What Causes Skin Tags?

Skin tags are small, benign growths of skin connected to the skin surface by a thin stalk of tissue. Also called an acrochordon, cutaneous papilloma, or cutaneous tag, they typically occur in areas where clothing or skin-to-skin friction causes some irritation. This can happen in the underarms, neck, groin, eyelids, and upper chest and their frequency can increase with age due to skin sensitivity. There can be a genetic predisposition, causing them to run in families and usually occur in about 25% of adults. What causes skin tags? How can skin tags be treated? Let's find out the answers to these frequent asked questions.

What Causes Skin Tags?

Many researches have been done to determine what causes skin tags, though not much has come of them. Skin tags are composed of nerve cells, fat cells, ducts and fibers, and the skin. They are generally like non-cancerous tumors on the skin.

Risk Factors of Skin Tags

There are a number of risk factors for the development of skin tags. These factors include:

  • Chafing of skin. Constant and repetitive friction against the skin can cause skin tags. This can happen from clothing but is more often caused by skin-to-skin friction. Obese people are more likely to have skin tags because the folds of skin are constantly rubbing, causing chafing and then thickening of the skin. This is also why skin tags develop in areas such as the underarm and groin.
  • Hormone imbalance. Skin tags are common in pregnant women due to the imbalance of hormones. Skin tags are also seen in women with polycystic ovary syndrome, which is a hormonal disorder. Skin tags are also common in people with other hormonal disorders such as gigantism, which is caused by higher levels of growth hormone.
  • HPV infection. Through research of the causes of skin tags, scientists have found the DNA of two types of human papilloma virus in about half of the skin tags studied. So the HPV virus, of which there are about one hundred types, may cause skin tags in some people.
  • Diabetes and metabolism. Skin tags have been commonly seen in people with type 2 diabetes and metabolic syndrome, which is a group of ailments that include high blood pressure, abdominal obesity, high cholesterol, and insulin resistance.
  • Abuse of steroids. Illegal steroids can cause skin tags by causing collagen fibers in the skin to bond to each other, forming the small growths. This is the result of the steroids interfering with the natural workings of body and muscles.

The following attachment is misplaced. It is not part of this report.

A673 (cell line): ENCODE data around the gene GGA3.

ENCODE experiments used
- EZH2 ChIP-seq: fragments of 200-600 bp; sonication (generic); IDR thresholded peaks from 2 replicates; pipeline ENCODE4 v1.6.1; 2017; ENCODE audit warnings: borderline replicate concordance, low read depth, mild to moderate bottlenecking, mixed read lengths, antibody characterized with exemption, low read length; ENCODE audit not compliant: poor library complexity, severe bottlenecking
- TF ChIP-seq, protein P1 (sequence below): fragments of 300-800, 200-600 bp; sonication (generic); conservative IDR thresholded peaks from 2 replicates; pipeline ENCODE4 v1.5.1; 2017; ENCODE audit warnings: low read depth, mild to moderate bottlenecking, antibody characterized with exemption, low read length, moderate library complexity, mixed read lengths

• Family history. Genetics can play a role in the development of skin tags. If you have relatives with skin tags, chances are you will develop them at some point in your lifetime.

Where Do Skin Tags Grow?

As mentioned above, skin tags are thought to grow in areas on the body where there is a lot of rubbing or friction. These areas include:

  • Under the breasts
  • Armpits
  • Groin
  • Eyelids
  • Neck
  • Upper chest

How to Deal With Skin Tags

Since we have known what causes skin tags, it's time for use to find out how to deal with them. There are a number of treatments for skin tags, if they bother you. Home remedies work quite well. If you wish to get rid of tags for cosmetic reasons or because they are in an area prone to friction and irritation, you can consult with your doctor about medical treatments.

1. Home Remedies for Skin Tag Removal

  • Try clear nail polish. It is believed that applying clear nail polish to the skin tag causes it to dry out and eventually fall off. To do this, apply a thin layer of nail polish to the tag and let it dry. Repeat this process two to three times a day until the skin tag falls off. You can wiggle the skin tag to speed up the process.
  • Apply lemon juice. The acid in lemon juice can dry out the skin, thus drying out the skin tag and helping it fall off. You can rub a slice of lemon right onto your skin, or dip a cotton swab into lemon juice and apply it to the tag. Apply every day until the skin tag falls off.
  • Apply tea tree oil. Tea tree oil is known for its treatment of a variety of skin conditions, such as acne, and it also can eliminate skin tags. Soak a cotton ball in water to dilute the oil, and then add a few drops of the tea tree oil to the cotton. Dab it onto the skin tag one to two times a day until the tag falls off.
  • Use ligation. Ligation is a painless and bloodless procedure that involves the use of string or dental floss to tie off the skin tag, cutting off its nutrition. Tie the string around the skin tag and tighten so that the blood supply is cut off. Leave it for a few days, tightening if necessary and the tag will dry out and fall off. The skin underneath will have already healed.

2. Medical Treatments for Skin Tags

If home remedies fail to do the trick or if your skin tags become a problem, you can always turn to medical treatments to have them removed.

  • Remove with surgery. Removal of a skin tag by your doctor is quick and easy, and is done right in the doctor’s office. The size of the tag will determine if the use of an anesthetic cream is necessary, and the removal is done with either a scalpel or surgical scissors. There may be some bleeding, but the area will heal within a day or two.
  • Cauterize skin tags. Your doctor can use cauterization to remove the skin tag very easily. An electric current is used to kill the tissue, causing it to fall off. The procedure is painless and there is virtually no bleeding. You may have to pay for this procedure yourself, as most insurance companies consider it cosmetic.
  • Freeze off skin tags. Your doctor can perform cryotherapy which freezes skin tags with liquid nitrogen, causing them to die and fall off. This is a painless procedure that is done right in the doctor’s office. Cryotherapy may cause some temporary skin discoloration, which will fade over time.

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